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Re: [midatlanticretro] WiFi on vintage hardware

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  • Mike Loewen
    ... That looks good, except for two things: 1. We also currently do not support WPA2-Enterprise (radius server authentication, EAP-TLS) That, unfortunately
    Message 1 of 12 , Feb 24, 2013
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      On Sun, 24 Feb 2013, Dan Roganti wrote:

      > On Sun, Feb 24, 2013 at 5:49 PM, Dave <dave.g4ugm@...> wrote:
      >
      >> On 24/02/2013 22:17, David Gesswein wrote:
      >>> On Sun, Feb 24, 2013 at 05:01:21PM -0500, Mike Loewen wrote:
      >>>> I would like to come up with a hardware/software scheme to connect
      >> a
      >>>> vintage computer's serial port to some sort of WiFi module which would
      >>>> allow me to use SSH or Telnet over SSL to connect to a server.
      >>>> Suggestions? Do any of you microcontroller wizards have something
      >> on
      >>>> the bench?
      >>
      >
      > If you want to a self-contained solution - versus a homebrew project - look
      > here
      > WiFly RN-171 802.11b/g Serial to WiFi Module, $29.99
      > The RN-171 is a small form factor, standalone, ultra-low power embedded
      > module with a complete TCP/IP stack in a wireless networking module.
      > https://www.sparkfun.com/products/11049

      That looks good, except for two things:

      1. "We also currently do not support WPA2-Enterprise (radius server
      authentication, EAP-TLS)"

      That, unfortunately is the mode used by our on-campus wireless
      networks.

      2. There's no SSH client or SSL connection capability.


      Mike Loewen mloewen@...
      Old Technology http://sturgeon.css.psu.edu/~mloewen/Oldtech/
    • Dan Roganti
      ... I see, there s certainly no one size fits all in this category - even worse - they re all not created equal. There are some other high end versions out
      Message 2 of 12 , Feb 24, 2013
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        On Sun, Feb 24, 2013 at 9:02 PM, Mike Loewen <mloewen@...> wrote:

            That looks good, except for two things:

        1. "We also currently do not support WPA2-Enterprise (radius server
        authentication, EAP-TLS)"

            That, unfortunately is the mode used by our on-campus wireless
        networks.

        2. There's no SSH client or SSL connection capability.


        I see, 
        there's certainly no one size fits all in this category - even worse - they're all not created equal.
        There are some other high end versions out there like these.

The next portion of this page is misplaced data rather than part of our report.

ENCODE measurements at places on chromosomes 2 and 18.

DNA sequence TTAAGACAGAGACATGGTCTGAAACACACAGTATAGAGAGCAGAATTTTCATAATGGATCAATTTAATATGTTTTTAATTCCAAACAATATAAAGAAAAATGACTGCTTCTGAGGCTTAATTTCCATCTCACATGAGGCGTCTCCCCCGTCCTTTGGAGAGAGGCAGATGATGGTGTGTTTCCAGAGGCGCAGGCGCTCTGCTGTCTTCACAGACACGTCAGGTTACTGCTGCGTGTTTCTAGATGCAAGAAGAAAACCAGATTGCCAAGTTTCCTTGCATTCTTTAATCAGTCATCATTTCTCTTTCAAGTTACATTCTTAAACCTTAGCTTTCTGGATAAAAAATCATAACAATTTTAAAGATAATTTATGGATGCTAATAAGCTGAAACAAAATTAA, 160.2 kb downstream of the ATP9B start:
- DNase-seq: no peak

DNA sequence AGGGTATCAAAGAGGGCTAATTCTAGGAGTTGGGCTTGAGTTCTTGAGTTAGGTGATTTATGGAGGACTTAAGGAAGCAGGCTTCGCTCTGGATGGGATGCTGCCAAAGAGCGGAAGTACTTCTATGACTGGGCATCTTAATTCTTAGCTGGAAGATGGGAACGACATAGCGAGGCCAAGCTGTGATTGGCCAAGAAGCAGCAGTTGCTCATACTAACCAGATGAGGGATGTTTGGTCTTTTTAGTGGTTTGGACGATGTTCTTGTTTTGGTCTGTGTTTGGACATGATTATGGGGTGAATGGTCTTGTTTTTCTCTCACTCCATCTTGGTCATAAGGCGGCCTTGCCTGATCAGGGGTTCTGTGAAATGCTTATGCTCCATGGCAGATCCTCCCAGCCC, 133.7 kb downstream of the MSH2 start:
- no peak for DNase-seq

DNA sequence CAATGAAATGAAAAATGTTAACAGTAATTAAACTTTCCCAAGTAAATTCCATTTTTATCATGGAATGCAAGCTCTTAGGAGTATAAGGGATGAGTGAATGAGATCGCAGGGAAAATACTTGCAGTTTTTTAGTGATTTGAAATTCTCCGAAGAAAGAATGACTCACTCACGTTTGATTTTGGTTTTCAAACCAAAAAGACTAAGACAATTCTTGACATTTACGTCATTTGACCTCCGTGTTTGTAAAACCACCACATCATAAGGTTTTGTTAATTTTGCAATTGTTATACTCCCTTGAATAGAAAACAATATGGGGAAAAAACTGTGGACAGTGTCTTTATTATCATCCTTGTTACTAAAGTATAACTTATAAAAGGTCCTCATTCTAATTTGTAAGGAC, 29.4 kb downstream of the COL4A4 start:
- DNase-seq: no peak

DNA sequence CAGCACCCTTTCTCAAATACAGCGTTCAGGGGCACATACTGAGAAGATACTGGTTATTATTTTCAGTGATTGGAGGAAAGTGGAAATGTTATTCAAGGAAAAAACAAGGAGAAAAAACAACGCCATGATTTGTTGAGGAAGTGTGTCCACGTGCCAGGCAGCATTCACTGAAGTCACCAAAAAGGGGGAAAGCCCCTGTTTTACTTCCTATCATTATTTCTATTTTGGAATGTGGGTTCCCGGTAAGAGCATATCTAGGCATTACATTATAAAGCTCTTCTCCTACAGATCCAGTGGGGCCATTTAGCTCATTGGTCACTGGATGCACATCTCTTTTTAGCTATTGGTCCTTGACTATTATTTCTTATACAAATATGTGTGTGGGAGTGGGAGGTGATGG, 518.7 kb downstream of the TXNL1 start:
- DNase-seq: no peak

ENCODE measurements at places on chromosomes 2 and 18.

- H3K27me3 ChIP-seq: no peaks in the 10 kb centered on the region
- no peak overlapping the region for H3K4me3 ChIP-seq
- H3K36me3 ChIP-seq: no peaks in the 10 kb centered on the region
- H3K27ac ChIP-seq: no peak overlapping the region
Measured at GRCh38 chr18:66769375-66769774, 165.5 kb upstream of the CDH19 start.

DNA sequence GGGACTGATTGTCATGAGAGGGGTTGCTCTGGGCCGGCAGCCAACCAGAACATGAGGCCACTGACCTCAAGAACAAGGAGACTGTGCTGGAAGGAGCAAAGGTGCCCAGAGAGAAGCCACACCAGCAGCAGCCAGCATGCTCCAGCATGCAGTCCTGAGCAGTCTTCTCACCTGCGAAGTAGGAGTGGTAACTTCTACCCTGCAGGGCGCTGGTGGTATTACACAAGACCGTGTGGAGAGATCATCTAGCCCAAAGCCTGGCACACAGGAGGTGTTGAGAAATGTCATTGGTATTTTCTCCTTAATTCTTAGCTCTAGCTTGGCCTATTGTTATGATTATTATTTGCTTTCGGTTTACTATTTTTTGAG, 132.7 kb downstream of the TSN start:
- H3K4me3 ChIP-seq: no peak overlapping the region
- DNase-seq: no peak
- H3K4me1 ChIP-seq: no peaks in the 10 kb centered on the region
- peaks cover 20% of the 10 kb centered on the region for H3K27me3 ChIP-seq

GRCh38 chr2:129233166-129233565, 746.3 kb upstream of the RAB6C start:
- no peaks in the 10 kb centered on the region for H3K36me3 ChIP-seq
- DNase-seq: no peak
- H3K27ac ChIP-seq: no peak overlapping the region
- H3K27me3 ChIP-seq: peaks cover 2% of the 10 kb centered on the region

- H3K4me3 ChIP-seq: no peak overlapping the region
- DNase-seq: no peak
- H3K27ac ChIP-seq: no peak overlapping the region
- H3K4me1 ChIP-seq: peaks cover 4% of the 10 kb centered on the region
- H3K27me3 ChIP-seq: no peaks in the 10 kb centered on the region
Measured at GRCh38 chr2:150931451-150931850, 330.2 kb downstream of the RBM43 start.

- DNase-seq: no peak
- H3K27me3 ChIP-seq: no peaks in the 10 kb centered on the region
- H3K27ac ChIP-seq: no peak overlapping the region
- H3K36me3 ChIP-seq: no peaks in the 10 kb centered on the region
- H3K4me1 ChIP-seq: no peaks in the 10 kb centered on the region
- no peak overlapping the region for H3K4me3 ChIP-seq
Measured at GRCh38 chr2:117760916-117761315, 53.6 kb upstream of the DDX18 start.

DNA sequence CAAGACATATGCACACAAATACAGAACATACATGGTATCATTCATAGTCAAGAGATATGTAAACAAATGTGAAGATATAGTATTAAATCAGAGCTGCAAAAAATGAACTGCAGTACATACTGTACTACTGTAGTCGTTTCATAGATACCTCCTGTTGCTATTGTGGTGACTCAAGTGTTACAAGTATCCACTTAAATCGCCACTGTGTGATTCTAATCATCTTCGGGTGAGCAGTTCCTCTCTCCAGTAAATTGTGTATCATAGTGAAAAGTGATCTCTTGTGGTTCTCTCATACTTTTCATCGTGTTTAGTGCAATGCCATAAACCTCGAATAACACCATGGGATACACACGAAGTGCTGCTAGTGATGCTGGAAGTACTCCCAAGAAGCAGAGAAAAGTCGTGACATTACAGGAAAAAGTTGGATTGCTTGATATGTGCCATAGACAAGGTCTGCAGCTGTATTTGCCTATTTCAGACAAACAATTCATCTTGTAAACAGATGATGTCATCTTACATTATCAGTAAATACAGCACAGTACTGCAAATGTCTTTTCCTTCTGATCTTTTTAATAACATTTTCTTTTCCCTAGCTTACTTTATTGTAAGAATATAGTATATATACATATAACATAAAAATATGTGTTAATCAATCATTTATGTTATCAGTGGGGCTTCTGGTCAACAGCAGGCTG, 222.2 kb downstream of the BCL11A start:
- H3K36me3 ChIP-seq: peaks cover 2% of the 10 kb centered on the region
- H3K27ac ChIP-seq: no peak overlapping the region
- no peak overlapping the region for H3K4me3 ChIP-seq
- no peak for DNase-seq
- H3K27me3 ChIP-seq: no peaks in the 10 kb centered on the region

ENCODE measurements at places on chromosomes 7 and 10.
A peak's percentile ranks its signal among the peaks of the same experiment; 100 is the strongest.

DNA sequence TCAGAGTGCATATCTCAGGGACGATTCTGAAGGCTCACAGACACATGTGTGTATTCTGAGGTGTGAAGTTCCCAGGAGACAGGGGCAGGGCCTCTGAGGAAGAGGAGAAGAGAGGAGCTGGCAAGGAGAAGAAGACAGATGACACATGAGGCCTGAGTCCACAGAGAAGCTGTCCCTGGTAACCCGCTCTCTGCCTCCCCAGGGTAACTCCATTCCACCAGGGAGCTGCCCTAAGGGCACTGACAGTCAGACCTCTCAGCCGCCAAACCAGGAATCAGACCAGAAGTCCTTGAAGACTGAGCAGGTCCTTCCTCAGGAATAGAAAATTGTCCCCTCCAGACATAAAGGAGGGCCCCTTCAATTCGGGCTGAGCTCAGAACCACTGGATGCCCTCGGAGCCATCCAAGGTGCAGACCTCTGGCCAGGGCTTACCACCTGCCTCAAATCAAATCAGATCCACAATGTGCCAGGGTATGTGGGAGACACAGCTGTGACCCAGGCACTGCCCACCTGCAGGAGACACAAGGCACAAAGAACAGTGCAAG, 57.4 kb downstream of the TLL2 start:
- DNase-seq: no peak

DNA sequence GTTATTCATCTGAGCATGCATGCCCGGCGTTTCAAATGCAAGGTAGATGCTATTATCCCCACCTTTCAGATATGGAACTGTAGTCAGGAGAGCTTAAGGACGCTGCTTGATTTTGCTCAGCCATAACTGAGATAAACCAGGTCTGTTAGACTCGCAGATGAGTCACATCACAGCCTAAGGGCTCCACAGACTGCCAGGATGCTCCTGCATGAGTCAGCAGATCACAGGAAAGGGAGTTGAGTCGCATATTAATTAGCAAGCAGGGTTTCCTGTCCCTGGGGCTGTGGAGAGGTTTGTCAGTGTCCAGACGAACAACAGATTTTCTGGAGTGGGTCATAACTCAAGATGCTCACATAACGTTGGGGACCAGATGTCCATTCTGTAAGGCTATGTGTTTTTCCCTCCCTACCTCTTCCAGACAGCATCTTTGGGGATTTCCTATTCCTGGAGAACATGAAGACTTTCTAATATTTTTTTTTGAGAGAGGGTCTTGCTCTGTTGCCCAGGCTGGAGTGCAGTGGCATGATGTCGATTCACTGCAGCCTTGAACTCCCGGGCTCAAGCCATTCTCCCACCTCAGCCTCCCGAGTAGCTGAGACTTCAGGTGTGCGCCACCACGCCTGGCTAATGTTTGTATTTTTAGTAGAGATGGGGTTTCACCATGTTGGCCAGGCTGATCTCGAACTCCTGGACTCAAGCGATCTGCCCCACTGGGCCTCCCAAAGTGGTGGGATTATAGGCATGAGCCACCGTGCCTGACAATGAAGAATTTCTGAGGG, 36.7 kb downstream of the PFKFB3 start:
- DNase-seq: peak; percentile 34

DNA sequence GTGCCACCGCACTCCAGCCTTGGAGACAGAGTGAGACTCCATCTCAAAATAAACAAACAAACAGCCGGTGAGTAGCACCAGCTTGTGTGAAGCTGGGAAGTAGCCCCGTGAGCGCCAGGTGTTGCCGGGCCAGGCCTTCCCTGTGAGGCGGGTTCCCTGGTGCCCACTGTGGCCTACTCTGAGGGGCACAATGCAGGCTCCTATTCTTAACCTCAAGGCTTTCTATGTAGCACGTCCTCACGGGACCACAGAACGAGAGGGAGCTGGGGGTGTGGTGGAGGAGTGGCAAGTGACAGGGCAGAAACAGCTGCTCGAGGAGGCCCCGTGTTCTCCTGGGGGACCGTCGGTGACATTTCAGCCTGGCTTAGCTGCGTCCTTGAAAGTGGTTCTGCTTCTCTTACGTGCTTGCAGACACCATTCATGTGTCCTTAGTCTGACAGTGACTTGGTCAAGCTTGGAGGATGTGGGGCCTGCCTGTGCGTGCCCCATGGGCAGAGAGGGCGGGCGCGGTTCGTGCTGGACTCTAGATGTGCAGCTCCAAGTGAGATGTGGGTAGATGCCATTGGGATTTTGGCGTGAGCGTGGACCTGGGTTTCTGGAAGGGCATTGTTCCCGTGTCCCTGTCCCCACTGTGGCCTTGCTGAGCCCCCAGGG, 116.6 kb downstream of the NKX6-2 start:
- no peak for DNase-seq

Dan


      • J. Alexander Jacocks
        ... I think that the Raspberry Pi idea is awfully good: The Rpi could either be a getty-based app host, or be a PPP server, if TCP/IP was desired on the
        Message 3 of 12 , Feb 24, 2013
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          On Sun, Feb 24, 2013 at 9:39 PM, Dan Roganti <ragooman@...> wrote:
           



          On Sun, Feb 24, 2013 at 9:02 PM, Mike Loewen <mloewen@...> wrote:

              That looks good, except for two things:

          1. "We also currently do not support WPA2-Enterprise (radius server
          authentication, EAP-TLS)"

              That, unfortunately is the mode used by our on-campus wireless
          networks.

          2. There's no SSH client or SSL connection capability.


          I see, 
          there's certainly no one size fits all in this category - even worse - they're all not created equal.
          There are some other high end versions out there like these.

          I think that the Raspberry Pi idea is awfully good:

          The Rpi could either be a getty-based app host, or be a PPP server, if TCP/IP was desired on the serial-connected host, and has wifi/wpa2 support.  It's also awfully cheap, and fairly small, and thus could be hidden inside the case of most machines that it might help.

          Probably the only knock on it is the fact that it's a very modern design, and significantly more powerful than the hosts that it'd be fronting for.  But, that wouldn't stop me.

          - Alex
        • Wesley Furr
          I think anything that supports 802.11 wifi is going to be very modern ... ;-) Wesley _____ From: midatlanticretro@yahoogroups.com
          Message 4 of 12 , Feb 24, 2013
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            I think anything that supports 802.11 wifi is going to be "very modern"...  ;-)
             
            Wesley
             


            From: midatlanticretro@yahoogroups.com [mailto:midatlanticretro@yahoogroups.com] On Behalf Of J. Alexander Jacocks

            I think that the Raspberry Pi idea is awfully good:


            Probably the only knock on it is the fact that it's a very modern design, and significantly more powerful than the hosts that it'd be fronting for.  But, that wouldn't stop me.

            - Alex
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